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The Hamilton Spectator
CAYUGA (Mar 18, 2006)
[SISIS note: The following mainstream news article is provided for reference only, as an example of how mainstream media treats indigenous resistance to genocide. Mainstream media often presents biased and distorted information, lacking pertinent facts and/or context. Inclusion of this article on our site should not be considered an endorsement by SISIS.]
Native protesters have until 2 p.m. Wednesday to leave a Caledonia building site before facing a possible 30-day sentence for contempt of court.
But in handing down the deadline yesterday, Ontario Superior Court Justice David Marshall gave the activists every opportunity to settle the dispute peacefully without going to jail.
"You won't be arrested unless you want to," Marshall told 31-year-old Dawn Smith as she stood before him holding a sacred eagle feather.
Smith is among a core group of Six Nations protesters who have been occupying Douglas Creek Estates since Feb. 2.
Calling the action a "land proclamation" [sic: should read reclamation], protesters say the subdivision -- which has 10 houses in various stages of construction -- is on land that was stolen from Six Nations and still belongs to them.
Two weeks ago, developer Don Henning, of Henco Industries, obtained an injunction ordering the protesters off the site, which the natives have ignored.
Yesterday Marshall took steps to enforce the injunction by ruling that anybody occupying the site could be arrested for criminal and civil contempt of court.
But during his exchanges with Smith, Marshall made it clear the last thing he wanted to do was send protesters to jail or saddle them with criminal records for their beliefs.
"I accept you believe in your heart you've been unfairly treated," he told Smith.
Later, when he explained how the contempt arrests would be handled, he told the protesters they'd be given three opportunities to avoid jail.
"First of all, you have five days to consider your position, as to what you might do," he said.
On Wednesday afternoon, when police come in to enforce the order, he added, the protesters will be given the opportunity to leave the site without being charged.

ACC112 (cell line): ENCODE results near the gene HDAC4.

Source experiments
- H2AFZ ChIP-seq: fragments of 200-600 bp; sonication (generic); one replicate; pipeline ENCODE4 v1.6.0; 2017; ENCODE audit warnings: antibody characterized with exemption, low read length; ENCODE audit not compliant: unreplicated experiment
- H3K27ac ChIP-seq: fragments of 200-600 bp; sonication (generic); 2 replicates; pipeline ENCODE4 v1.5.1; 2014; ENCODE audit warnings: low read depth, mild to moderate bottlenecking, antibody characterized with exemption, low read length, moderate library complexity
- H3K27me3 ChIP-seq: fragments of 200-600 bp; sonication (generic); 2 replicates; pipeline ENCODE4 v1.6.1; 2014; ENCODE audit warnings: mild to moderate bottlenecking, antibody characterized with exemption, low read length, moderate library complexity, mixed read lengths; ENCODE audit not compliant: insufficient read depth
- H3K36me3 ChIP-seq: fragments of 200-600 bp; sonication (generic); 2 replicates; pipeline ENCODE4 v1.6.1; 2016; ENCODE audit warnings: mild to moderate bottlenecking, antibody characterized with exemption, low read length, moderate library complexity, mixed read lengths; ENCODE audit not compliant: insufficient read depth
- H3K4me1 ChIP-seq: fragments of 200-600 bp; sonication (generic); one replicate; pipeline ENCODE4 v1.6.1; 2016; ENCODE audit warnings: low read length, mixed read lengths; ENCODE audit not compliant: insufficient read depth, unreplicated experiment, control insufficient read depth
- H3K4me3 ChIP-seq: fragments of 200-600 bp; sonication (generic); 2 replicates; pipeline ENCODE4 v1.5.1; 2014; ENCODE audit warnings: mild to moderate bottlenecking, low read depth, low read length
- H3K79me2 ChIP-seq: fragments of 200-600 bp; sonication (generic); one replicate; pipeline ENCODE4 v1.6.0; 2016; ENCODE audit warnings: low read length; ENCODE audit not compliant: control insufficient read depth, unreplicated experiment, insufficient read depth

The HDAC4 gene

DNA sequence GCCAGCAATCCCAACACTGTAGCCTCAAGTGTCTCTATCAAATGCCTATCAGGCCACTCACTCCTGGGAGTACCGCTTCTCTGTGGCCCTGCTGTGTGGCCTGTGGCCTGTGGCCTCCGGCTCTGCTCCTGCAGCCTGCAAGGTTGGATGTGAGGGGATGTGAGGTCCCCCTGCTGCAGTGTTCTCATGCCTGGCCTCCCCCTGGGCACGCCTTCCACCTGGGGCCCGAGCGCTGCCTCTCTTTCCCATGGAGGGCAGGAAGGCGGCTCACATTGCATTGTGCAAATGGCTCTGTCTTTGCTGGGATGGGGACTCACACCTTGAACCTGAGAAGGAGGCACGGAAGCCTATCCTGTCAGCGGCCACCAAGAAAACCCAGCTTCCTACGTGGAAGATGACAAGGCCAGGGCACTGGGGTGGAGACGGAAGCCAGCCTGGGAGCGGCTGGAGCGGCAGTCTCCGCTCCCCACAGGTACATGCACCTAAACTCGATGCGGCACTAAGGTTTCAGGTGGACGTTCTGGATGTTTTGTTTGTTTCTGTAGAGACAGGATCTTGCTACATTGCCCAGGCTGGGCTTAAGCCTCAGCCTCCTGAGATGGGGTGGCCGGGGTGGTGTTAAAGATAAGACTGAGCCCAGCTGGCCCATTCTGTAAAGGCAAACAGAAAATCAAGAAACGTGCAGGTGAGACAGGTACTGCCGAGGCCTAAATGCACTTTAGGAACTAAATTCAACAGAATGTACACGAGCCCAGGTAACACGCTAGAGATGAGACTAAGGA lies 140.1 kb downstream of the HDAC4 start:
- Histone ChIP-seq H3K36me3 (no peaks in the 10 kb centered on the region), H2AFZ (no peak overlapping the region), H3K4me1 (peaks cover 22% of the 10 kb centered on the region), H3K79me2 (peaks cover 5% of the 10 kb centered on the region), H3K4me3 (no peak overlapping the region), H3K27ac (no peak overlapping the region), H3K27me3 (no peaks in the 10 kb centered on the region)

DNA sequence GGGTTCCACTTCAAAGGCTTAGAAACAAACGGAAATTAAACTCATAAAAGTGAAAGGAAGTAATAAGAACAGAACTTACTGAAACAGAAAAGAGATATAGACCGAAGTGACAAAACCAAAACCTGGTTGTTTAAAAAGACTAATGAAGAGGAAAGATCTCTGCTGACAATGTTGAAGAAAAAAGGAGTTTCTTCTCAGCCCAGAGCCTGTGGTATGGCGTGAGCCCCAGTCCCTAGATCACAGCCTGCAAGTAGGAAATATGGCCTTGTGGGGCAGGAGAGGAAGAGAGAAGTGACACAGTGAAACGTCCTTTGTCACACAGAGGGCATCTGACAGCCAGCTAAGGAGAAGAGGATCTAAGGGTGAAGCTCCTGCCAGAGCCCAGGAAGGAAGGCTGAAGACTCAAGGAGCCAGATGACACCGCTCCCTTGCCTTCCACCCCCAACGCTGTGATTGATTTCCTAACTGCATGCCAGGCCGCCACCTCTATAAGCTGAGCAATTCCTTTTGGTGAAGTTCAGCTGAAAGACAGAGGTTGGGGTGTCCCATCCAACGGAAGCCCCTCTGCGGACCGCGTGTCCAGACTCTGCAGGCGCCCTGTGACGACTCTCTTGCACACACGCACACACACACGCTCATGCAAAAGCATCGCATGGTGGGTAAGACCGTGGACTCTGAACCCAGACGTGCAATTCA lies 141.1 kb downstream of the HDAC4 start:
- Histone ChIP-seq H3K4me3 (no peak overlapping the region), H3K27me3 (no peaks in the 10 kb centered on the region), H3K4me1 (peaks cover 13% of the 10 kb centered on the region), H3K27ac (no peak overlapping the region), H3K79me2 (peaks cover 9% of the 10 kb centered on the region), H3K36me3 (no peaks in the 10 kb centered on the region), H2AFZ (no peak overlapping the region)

And if they refuse to leave and are charged for contempt, they'll be brought to the police station, photographed, fingerprinted and immediately released on a six-month suspended sentence. During that period, they have to keep the peace and stay off the site.
If they abide by those conditions, they'll avoid jail and criminal records.
If they breach the conditions, however, they'll be brought back before the court and get a month in jail.
"You've been given three opportunities," Marshall repeated. "It's three times and out if you don't respect the order."
A day earlier, Smith had stormed out of the courtroom after Marshall refused to recuse himself from the case. Smith argued he had a conflict of interest and should step down because he owns property on the Grand River within the 950,000-acre Haldimand tract which was donated to the Six Nations in 1784.
The protesters claim they still own all the property within the tract along the Grand River, which includes Douglas Creek Estates, and that it was never transferred to non natives.
Smith made another impassioned plea yesterday to convince the judge that the case had broader issues involving native land rights.
She argued the Six Nations were allies of the British Crown and any land issues would have to be settled on a nation-to-nation basis with the federal government.
If the protesters submitted to the local courts, she suggested, they'd become subjects and lose their special relationship as allies of the Crown.
"We cannot do this," she told the judge. "Should we do this we'd be assimilated into the Canadian process."
She stressed the occupation of the building site wasn't done on the "spur of the moment."
"It involved a lot of thought and planning; a lot of collective intelligence among people I respect very much," she said.
A former doctor, who had numerous natives among his patients, Marshall made an impassioned plea of his own to the Six Nations people for a peaceful resolution to the 2 1/2-week impasse. He also has an honorary native name that was conferred upon him by Mohawk clan mother Sylvia Sandy.
"It takes courage to turn and walk away," he said speaking directly to a large group of natives in the gallery. "This court is asking the clan mothers, the chiefs and the Mohawks to turn and walk away," he said.
But that seemed to be the last thing some of the protesters seemed prepared to do after they heard about the March 22 deadline.
Janie Jamieson, who has been at the site since the beginning, said there's too much at stake to walk away.
"The whole issue of jurisdiction hasn't been resolved yet."